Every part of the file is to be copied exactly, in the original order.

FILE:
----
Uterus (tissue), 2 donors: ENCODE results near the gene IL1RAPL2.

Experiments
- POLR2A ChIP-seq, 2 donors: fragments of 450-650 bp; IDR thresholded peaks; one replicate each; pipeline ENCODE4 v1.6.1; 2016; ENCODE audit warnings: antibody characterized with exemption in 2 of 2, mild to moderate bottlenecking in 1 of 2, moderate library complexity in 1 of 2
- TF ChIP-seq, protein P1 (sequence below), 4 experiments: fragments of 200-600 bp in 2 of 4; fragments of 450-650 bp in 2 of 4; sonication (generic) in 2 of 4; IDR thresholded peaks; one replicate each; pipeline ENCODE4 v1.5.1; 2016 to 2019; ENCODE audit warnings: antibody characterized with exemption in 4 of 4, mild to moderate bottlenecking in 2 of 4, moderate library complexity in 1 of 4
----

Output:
Uterus (tissue), 2 donors: ENCODE results near the gene IL1RAPL2.

Experiments
- POLR2A ChIP-seq, 2 donors: fragments of 450-650 bp; IDR thresholded peaks; one replicate each; pipeline ENCODE4 v1.6.1; 2016; ENCODE audit warnings: antibody characterized with exemption in 2 of 2, mild to moderate bottlenecking in 1 of 2, moderate library complexity in 1 of 2
- TF ChIP-seq, protein P1 (sequence below), 4 experiments: fragments of 200-600 bp in 2 of 4; fragments of 450-650 bp in 2 of 4; sonication (generic) in 2 of 4; IDR thresholded peaks; one replicate each; pipeline ENCODE4 v1.5.1; 2016 to 2019; ENCODE audit warnings: antibody characterized with exemption in 4 of 4, mild to moderate bottlenecking in 2 of 4, moderate library complexity in 1 of 4